(director: Lesley Selander; screenwriters: Richard Alan Simmons/Martin Berkeley/story by Fred Freiberger & William Tunberg; cinematographer: Gordon Avil; editor: John F. Schreyer; music: Arthur Lange/Emil Newman; cast: Robert Stack (Lt. Billings), Joan Taylor (Wanima), Charles McGraw (Sgt. Clarke), Keith Larsen (Taslik), Peter Graves (Trooper Tolson), Robert Wilke (Trooper Grady), Walter Reed (Trooper Allison), John Doucette (Trooper Charnofsky), Douglas Kennedy (Trooper Clancy), James Parnell (Trooper Martin), Paul Richards (Trooper Perkins); Runtime: 89; MPAA Rating: NR; producer: Howard W. Koch; United Artists; 1953)

“Gorgeously filmed in Death Valley.”

Reviewed by Dennis Schwartz

Veteran B-Western director Lesley Selander (“Fort Yuma”/”The Yellow Tomahawk”/”Outlaw’s Son”) helms this suspenseful cowboy and Indian tale. It might the best of Selander’s later films. It’s gorgeously filmed in Death Valley at the National Monument in California. The story is by Fred Freiberger & William Tunberg and the screenplay by Richard Alan Simmons and Martin Berkeley.

Lt. Billings (Robert Stack) and Sgt. Clarke (Charles McGraw), of the frontier outpost Fort Kirk, are ordered to take a small patrol to deliver a treaty to the nearby trading post, where it will be picked up by Lieutenant Kirby. The treaty must be delivered to Chief Gray Cloud within nine days, or there will be war. But Kirby and his men have been killed by Gray Cloud’s renegade son Taslik (Keith Larsen) who does not want peace with the white men. Billings doesn’t know of Taslik’s foul deeds and asks him to guide the troops to Gray Cloud. Taslik takes them through the desert and leads them along without water, even sabotaging their supply in barrels. His sister Wanima (Joan Taylor) has been secretly accompanying the party and feeding her brother water and helping him sabotage the water supply.

Several mishaps later Taslik is confronted by Billings, but not before all the horses are set loose. Taslik explains his actions by saying that he’s certain the treaty will be broken and shares a different view of white men than his father. Billings, even though led around in circles, is determined to complete his vital mission. But his patrol is weary, angry and thirsty. Soon trooper Tolson (Peter Graves) kills Taslik. In order to locate water Billings sends trooper Clancy (Douglas Kennedy) ahead to the village, but Wanima follows and shoots him. She’s wounded in the assault, and later the detachment stumbles onto the two fallen bodies in the desert. Billings wants her kept alive to show her father that they desperately want peace and this angers the men further, as they want to kill her. Wanima spitefully takes the men to an abandoned gold mine instead of to a spring as promised. The troops prefer to stay here and take the gold and go on a mutiny, but Wanima, in order to save bloodshed, relents and takes them to a spring. That night, trooper Tolson and two others kill the loyal troopers and attempt to steal the gold. But Sgt. Clarke bravely holds the two remaining mutineers, Tolson and Grady (Robert Wilke), off, while Billings and Wanima go to Gray Cloud’s village and arrive just in time as the war drums are playing and the men have on their war paint.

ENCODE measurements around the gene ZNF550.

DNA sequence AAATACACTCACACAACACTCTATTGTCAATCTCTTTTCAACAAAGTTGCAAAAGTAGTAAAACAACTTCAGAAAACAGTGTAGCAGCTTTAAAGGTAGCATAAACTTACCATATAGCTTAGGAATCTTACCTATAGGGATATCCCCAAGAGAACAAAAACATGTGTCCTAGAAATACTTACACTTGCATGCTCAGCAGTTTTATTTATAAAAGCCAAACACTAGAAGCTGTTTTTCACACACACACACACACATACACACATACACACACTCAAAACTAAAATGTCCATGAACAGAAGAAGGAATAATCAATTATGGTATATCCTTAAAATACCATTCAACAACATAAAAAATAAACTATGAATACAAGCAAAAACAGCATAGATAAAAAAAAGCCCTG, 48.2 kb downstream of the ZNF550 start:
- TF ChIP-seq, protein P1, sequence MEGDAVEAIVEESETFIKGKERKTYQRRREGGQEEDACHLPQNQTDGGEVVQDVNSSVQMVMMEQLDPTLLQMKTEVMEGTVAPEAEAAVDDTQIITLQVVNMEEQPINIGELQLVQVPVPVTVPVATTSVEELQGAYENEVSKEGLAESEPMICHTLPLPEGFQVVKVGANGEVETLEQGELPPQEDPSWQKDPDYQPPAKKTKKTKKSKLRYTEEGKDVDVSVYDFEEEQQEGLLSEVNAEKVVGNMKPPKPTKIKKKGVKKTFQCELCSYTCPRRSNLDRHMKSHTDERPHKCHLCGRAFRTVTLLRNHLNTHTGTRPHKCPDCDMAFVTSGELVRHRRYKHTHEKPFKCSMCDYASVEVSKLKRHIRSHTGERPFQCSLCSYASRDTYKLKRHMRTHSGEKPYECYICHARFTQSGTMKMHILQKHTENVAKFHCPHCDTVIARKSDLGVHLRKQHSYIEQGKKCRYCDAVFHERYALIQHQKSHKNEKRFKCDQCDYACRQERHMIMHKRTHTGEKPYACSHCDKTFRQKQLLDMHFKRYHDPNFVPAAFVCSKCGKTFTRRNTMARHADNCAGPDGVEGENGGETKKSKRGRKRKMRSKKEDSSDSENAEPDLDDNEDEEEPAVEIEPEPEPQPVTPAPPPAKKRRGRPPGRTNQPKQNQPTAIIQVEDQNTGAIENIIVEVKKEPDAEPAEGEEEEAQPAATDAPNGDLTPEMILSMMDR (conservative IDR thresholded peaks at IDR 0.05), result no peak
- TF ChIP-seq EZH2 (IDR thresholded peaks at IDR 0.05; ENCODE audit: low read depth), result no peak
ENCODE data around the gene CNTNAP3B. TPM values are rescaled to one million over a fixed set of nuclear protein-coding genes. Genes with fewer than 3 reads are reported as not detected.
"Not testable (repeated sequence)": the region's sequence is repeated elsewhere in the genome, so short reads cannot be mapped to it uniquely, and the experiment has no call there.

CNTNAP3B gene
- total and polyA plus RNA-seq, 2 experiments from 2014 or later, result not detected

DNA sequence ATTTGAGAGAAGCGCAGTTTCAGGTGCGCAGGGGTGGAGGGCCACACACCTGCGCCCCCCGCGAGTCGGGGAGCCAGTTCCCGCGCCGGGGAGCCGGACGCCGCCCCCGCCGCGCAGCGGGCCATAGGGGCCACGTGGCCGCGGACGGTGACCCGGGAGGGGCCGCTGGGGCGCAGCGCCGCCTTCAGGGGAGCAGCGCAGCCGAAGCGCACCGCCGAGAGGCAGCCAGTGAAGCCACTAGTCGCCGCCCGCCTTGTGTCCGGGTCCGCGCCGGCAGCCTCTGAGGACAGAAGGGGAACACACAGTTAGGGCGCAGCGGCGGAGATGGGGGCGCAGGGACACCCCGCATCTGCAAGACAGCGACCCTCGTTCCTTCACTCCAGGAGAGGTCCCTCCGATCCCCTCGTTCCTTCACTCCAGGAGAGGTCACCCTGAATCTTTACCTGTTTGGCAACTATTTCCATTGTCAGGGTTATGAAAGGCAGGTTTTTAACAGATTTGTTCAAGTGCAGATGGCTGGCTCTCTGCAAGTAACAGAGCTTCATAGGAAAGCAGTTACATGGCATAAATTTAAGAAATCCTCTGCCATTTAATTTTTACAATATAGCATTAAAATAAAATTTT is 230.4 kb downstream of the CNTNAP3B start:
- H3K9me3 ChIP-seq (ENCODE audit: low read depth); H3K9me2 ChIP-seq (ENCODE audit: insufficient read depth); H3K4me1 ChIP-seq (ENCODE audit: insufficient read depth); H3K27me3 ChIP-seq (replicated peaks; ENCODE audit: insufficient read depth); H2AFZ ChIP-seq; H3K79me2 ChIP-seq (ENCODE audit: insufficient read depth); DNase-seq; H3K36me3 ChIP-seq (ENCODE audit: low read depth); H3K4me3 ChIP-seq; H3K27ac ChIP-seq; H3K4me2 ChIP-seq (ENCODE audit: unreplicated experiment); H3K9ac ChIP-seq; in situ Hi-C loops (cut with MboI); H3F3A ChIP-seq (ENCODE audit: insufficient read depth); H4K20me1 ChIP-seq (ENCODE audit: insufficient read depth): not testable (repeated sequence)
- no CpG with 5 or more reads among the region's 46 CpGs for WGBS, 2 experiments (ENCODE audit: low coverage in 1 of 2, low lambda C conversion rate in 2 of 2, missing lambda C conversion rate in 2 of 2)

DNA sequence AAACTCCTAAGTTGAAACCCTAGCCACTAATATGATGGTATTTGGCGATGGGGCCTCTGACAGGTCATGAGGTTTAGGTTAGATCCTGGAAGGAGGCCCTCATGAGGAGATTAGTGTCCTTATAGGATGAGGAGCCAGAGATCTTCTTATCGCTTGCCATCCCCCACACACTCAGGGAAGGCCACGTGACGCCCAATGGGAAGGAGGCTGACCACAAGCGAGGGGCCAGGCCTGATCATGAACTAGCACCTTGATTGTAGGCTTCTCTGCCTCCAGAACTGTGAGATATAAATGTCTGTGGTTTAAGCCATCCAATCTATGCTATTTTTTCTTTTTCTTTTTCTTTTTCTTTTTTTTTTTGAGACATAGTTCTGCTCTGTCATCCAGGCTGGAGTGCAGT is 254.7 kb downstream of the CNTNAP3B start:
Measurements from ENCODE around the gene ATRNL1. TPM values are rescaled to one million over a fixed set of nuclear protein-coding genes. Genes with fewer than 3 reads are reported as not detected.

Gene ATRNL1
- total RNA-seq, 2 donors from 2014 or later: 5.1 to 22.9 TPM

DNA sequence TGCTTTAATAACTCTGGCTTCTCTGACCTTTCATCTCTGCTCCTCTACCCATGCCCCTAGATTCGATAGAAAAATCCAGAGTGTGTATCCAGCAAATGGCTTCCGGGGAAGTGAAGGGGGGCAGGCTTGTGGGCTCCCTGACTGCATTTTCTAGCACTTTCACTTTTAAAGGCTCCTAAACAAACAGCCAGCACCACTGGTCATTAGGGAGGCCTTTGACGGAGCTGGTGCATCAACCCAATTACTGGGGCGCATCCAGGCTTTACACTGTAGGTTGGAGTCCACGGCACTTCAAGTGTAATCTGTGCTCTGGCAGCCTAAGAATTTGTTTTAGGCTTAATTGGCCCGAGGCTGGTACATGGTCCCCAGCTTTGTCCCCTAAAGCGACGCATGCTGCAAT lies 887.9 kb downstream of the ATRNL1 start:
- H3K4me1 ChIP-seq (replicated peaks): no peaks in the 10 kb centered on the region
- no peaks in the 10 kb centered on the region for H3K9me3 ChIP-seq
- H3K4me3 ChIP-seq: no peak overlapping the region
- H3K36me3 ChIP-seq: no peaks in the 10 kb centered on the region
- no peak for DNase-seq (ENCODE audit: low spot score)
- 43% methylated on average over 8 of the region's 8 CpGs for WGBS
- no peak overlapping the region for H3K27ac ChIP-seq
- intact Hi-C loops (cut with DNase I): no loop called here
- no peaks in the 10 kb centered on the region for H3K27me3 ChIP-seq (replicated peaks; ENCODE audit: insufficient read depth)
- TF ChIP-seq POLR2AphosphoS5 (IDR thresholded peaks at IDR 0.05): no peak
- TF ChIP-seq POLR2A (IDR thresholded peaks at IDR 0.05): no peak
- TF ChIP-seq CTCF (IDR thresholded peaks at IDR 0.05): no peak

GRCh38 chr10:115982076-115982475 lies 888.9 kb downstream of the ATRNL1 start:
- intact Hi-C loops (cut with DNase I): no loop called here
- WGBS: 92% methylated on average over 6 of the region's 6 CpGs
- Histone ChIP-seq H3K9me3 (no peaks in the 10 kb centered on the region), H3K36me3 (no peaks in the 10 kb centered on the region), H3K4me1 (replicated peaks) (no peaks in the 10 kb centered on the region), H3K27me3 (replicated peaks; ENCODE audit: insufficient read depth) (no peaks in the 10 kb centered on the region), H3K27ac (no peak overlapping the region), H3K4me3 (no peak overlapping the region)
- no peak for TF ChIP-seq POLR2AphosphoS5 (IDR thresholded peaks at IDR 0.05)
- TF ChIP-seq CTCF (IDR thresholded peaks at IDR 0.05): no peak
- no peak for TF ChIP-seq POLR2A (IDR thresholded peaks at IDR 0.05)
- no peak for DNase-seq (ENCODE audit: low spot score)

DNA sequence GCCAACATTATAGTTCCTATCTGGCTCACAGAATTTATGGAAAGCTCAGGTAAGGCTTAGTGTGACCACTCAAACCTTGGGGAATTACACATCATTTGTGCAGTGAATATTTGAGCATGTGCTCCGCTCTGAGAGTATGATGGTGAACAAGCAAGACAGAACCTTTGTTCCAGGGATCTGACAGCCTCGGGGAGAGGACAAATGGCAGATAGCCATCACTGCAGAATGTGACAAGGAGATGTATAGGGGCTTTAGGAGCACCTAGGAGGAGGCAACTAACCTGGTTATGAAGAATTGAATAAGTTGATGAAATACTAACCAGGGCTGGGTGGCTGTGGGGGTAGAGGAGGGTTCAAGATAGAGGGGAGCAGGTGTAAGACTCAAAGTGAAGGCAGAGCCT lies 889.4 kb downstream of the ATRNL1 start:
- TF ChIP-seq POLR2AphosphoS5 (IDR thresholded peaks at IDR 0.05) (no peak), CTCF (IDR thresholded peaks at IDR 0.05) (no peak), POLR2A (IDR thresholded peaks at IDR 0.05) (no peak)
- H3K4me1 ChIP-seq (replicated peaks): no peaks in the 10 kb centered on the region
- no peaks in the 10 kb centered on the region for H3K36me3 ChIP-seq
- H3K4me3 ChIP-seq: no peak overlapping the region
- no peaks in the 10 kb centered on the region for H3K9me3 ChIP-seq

War Paint Poster